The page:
4. Labs and Laboratory Hours

In order to receive credit in Earth Science, a minimum of 1200 lab minutes must be successfully completed. Lab assignments will be provided to each student, which equate to 1730 lab minutes. Students should be sure to complete at least the minimum amount of minutes (1200) in order to receive class credit and be eligible to participate in any Earth Science Regents examinations.

5. Extra Help and Make-up Work

I am available to help you after school by appointment. Please let me know when you need help. We will set up a time that is convenient for both of us. Please keep your appointments.

If you have any questions or concerns, please feel free to contact me at VCHS. The number is (585) 324-3760, ext. 1420. You may also contact me through e-mail at .

I am looking forward to having a productive and rewarding year.

Student Declaration

I have read, understand, and agree to abide by the course requirements and expectations that are described within this syllabus.

Student Signature: ______

Parent/Guardian Signature: ______

Contact: E-mail address or phone number ______

____ Please contact me through e-mail:

____ Please contact me through phone calls or text.

Classroom Management Plan

Mrs. Trifeletti – Vanguard Collegiate High School

Earth Science 2014-2015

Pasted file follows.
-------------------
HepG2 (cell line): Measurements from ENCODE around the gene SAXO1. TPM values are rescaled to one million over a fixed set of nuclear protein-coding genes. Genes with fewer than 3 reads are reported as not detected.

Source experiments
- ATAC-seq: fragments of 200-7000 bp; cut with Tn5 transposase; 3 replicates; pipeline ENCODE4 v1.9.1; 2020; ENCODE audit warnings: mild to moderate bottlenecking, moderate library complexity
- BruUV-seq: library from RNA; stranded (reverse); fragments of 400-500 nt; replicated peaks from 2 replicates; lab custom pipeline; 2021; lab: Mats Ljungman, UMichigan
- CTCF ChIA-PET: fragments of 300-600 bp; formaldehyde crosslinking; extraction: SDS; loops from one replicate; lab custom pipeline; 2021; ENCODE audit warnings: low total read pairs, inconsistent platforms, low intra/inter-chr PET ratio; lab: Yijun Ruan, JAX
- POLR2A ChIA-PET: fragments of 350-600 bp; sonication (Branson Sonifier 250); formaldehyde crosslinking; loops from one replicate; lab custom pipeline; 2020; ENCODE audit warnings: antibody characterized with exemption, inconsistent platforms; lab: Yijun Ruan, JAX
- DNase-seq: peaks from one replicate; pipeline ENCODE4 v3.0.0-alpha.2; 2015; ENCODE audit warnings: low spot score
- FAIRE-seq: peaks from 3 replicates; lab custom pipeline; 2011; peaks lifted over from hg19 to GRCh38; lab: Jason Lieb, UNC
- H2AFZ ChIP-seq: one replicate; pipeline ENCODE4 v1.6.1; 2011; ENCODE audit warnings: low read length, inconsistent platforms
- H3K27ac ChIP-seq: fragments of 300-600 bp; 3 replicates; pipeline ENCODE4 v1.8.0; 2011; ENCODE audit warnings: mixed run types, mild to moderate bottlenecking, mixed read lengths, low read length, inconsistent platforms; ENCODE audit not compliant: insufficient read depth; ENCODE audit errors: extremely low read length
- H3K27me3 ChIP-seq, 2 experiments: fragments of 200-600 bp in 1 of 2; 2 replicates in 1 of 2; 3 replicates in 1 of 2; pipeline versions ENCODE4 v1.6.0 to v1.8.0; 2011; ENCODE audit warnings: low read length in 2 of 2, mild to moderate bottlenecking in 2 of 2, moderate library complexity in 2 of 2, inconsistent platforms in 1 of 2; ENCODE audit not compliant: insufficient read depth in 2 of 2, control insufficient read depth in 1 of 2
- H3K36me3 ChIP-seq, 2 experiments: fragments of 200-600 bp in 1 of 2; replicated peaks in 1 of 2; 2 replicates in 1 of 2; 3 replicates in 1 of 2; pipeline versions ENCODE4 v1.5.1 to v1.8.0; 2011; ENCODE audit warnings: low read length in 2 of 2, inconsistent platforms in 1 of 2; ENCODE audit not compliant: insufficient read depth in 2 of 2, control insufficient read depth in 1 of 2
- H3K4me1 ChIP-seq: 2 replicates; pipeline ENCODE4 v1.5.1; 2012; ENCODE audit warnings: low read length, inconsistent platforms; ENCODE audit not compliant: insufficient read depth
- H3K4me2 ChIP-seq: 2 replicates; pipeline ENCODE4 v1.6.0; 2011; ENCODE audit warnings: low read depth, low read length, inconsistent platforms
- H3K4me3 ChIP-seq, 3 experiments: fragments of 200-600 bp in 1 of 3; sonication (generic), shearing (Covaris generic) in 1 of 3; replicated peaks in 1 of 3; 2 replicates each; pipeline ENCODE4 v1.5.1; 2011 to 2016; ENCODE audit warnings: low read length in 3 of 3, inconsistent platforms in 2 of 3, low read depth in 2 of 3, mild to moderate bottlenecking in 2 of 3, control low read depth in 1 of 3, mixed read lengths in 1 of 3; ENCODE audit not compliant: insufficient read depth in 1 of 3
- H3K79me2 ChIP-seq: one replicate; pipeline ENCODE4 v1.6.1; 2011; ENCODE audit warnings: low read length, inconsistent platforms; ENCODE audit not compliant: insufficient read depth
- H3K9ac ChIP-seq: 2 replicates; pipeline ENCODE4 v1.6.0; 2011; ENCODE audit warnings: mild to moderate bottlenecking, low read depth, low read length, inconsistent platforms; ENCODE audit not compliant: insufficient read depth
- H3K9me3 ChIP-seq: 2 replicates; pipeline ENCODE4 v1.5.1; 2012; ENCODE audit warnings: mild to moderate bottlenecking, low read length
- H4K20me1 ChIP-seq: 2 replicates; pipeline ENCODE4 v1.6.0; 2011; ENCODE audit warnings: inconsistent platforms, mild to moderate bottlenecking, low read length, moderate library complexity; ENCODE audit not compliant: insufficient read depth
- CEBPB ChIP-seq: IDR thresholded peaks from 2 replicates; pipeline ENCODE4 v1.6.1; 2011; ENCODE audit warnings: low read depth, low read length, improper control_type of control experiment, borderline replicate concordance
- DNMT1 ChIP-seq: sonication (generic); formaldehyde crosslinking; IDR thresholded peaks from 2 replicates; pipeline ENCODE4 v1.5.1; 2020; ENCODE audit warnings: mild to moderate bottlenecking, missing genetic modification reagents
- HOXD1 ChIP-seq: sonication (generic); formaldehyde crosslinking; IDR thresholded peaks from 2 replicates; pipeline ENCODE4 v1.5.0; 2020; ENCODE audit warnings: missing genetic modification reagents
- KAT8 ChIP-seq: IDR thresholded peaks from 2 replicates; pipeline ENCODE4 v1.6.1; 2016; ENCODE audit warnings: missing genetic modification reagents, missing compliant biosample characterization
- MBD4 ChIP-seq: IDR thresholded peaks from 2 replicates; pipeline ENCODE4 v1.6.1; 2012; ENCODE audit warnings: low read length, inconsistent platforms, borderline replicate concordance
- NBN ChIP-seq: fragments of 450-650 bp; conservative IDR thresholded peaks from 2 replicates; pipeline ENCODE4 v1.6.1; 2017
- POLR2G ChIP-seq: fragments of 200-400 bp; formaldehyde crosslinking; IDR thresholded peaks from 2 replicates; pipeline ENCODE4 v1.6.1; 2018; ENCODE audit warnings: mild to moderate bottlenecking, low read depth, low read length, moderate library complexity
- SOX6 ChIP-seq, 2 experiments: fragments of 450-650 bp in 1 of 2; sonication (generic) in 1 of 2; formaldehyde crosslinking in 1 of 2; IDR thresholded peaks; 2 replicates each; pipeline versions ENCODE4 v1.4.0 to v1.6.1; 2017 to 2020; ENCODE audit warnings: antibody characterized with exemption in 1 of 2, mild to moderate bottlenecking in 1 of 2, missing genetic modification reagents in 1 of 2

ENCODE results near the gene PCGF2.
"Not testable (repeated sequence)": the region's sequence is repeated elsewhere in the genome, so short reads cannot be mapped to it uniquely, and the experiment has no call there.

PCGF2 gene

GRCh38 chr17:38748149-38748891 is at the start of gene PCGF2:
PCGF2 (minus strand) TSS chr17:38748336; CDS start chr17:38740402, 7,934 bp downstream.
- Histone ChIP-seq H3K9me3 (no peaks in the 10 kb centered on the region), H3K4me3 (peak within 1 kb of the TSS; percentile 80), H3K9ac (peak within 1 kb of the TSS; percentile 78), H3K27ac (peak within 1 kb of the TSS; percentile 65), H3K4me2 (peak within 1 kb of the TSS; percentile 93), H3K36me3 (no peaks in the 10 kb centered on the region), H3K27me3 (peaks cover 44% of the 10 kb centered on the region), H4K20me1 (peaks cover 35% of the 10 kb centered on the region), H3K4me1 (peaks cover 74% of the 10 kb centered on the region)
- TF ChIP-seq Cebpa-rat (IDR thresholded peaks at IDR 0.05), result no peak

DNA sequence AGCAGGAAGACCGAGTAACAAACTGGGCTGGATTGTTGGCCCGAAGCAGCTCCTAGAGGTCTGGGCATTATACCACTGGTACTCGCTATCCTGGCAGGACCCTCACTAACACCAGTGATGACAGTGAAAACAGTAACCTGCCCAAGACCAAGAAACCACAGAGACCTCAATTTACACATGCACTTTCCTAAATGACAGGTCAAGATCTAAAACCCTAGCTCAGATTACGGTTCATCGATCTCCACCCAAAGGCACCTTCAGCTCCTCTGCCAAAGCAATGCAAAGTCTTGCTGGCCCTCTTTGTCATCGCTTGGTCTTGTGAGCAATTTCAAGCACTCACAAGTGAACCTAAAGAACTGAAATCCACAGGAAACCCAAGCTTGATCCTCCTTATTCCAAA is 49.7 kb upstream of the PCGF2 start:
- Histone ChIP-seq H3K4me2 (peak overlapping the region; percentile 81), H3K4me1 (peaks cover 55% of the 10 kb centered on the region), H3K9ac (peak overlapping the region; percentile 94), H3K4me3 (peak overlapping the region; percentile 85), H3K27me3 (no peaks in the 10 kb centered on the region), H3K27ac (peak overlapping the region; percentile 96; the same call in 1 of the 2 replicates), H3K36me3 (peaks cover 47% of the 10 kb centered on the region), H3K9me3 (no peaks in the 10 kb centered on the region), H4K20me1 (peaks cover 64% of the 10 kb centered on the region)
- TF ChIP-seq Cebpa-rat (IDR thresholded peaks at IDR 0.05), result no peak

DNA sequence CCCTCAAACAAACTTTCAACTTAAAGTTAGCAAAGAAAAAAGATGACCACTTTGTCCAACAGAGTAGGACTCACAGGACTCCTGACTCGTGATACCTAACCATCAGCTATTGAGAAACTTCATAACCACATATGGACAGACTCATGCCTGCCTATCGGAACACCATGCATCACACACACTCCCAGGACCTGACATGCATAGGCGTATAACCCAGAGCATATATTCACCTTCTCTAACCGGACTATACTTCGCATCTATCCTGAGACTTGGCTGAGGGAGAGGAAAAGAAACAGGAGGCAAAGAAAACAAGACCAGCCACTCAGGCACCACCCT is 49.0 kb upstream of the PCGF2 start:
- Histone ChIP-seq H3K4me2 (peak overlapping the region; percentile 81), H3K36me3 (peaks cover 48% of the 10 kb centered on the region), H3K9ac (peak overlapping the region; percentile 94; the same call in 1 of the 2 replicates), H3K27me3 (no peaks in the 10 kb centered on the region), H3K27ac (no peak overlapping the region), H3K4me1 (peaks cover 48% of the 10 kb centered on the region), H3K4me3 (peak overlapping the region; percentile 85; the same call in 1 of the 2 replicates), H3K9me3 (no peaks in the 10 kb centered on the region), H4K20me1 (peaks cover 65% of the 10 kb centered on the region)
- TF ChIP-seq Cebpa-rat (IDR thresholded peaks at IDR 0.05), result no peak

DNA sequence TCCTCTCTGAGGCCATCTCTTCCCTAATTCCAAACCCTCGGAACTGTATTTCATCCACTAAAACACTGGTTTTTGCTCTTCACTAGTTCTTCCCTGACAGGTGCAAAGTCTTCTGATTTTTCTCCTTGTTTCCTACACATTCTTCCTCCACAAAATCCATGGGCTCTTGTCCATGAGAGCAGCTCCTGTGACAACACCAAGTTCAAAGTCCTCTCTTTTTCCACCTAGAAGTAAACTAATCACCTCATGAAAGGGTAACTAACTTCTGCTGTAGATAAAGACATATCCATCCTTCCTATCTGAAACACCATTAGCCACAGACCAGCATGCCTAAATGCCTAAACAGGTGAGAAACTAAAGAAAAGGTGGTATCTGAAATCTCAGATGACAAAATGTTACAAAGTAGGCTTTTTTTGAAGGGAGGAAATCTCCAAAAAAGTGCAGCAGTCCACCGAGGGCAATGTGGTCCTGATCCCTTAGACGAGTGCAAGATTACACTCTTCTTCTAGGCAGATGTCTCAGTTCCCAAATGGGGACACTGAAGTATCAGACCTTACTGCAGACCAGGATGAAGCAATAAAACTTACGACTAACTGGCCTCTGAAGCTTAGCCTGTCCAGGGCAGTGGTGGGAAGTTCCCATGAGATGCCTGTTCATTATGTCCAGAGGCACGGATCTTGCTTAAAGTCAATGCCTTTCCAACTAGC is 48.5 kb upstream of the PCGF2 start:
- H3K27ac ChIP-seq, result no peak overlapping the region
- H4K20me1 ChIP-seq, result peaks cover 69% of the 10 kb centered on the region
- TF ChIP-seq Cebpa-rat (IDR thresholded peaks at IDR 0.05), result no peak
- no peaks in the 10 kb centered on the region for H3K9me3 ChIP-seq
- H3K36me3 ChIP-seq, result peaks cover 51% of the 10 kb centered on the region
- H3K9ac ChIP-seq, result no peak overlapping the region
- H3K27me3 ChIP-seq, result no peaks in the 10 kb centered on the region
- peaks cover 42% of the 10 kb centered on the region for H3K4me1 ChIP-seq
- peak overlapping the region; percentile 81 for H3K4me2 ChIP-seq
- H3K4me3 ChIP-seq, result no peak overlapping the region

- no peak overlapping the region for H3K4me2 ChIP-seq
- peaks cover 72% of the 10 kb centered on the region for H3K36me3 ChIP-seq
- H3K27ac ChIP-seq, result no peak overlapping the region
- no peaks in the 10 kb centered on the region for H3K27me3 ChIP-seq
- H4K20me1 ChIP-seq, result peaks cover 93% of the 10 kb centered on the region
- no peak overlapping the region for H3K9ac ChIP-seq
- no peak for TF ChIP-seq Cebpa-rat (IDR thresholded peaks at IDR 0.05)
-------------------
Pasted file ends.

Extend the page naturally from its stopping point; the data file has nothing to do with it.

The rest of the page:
• Be on time and prepared to work everyday
  • Follow all written and verbal directions
  • During lab time; stay seated with your assigned group


  • Warning
  • Student-Teacher Conference
  • Call Home to Parents
  • After School Detention: 30 min
  • Discipline Referral to appropriate Administrator

**For serious violations of the rules, Mrs. Trifeletti has the right to bypass the sequence of consequences**

Rewards: Students will receive rewards based on Mrs. Trifeletti’s observations of proper classroom behavior, respectfulness and academic success.

  • Point System
  • Positive/Encouraging Letters
  • Nominations for Student of the Week; resulting in marking period group luncheons.

Physical Setting/ Earth Science

Outline of Core Unit Topics

(pages refer to esrt’s)

Observation & Measurement

  1. Observations Vs. Inferences
  2. Classification
  3. Measurement (pg.1)
  4. Volume, Mass, Length
  5. Map scale
  6. Temperature
  7. Density
  8. Formula (pg.1)
  9. Relationships
  10. Math and Science
  11. Earth’s Circumference
  12. Earth’s Shape
  13. Coordinate systems
  14. Compass Rose/Hemispheres

Rocks & Minerals

  1. Minerals
  2. Mineral characteristics
  3. Mineral Identification (pg. 16)
  4. Streak, cleavage/fracture, luster, and hardness
  5. Uses of minerals
  6. Common Minerals
  7. Rocks
  8. Classification
  9. Sedimentary Rocks (pg. 7)
  10. Clastic, crystalline, chemical
  11. Igneous Rocks (pg. 6)
  12. Magma vs. lava
  13. Intrusive vs. extrusive
  14. Cooling rate
  15. Mafic vs. Felsic
  16. Mineral Identification
  17. Metamorphic (pg. 7)
  18. Contact and Regional metamorphism
  19. Foliated
  20. Banding and mineral alignment